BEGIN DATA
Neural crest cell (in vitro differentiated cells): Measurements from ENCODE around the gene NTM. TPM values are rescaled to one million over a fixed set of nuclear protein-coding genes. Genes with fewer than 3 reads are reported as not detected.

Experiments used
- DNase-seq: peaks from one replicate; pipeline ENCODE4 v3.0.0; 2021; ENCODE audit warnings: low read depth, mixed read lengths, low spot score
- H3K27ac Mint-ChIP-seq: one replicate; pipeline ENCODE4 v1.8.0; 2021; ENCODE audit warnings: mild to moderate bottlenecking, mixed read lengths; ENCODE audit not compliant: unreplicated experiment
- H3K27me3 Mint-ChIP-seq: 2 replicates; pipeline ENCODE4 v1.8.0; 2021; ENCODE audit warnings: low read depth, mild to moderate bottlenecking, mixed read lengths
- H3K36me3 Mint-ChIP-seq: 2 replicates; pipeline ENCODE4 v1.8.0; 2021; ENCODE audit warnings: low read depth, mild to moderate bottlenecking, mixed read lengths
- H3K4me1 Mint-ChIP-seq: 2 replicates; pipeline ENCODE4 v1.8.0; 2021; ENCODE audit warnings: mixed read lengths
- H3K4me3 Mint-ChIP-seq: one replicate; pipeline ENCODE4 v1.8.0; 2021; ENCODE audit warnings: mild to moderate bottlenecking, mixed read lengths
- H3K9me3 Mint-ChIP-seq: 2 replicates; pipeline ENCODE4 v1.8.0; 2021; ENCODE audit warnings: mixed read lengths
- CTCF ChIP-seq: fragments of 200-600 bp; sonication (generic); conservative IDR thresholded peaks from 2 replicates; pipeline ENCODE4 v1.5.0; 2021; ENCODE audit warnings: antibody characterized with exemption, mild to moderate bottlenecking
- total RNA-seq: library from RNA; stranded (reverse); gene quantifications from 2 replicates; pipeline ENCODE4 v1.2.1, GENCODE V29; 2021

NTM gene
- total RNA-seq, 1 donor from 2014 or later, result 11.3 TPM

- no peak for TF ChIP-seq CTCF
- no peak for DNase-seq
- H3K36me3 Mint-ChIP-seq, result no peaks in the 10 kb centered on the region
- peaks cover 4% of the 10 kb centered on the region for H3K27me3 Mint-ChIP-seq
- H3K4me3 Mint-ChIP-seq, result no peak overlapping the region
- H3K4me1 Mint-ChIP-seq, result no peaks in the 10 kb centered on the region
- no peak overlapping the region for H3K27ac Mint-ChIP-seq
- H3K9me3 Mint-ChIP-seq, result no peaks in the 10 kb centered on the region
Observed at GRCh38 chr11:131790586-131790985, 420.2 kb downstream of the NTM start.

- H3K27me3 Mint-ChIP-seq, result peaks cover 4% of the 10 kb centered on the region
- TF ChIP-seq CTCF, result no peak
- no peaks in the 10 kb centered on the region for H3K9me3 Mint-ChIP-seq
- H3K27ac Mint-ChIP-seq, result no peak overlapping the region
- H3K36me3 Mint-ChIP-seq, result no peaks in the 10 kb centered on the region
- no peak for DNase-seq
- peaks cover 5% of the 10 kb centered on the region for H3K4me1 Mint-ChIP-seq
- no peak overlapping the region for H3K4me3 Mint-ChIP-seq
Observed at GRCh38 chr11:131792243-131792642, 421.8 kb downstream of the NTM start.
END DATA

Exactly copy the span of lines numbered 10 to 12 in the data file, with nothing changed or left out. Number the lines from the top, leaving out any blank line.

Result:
- CTCF ChIP-seq: fragments of 200-600 bp; sonication (generic); conservative IDR thresholded peaks from 2 replicates; pipeline ENCODE4 v1.5.0; 2021; ENCODE audit warnings: antibody characterized with exemption, mild to moderate bottlenecking
- total RNA-seq: library from RNA; stranded (reverse); gene quantifications from 2 replicates; pipeline ENCODE4 v1.2.1, GENCODE V29; 2021

NTM gene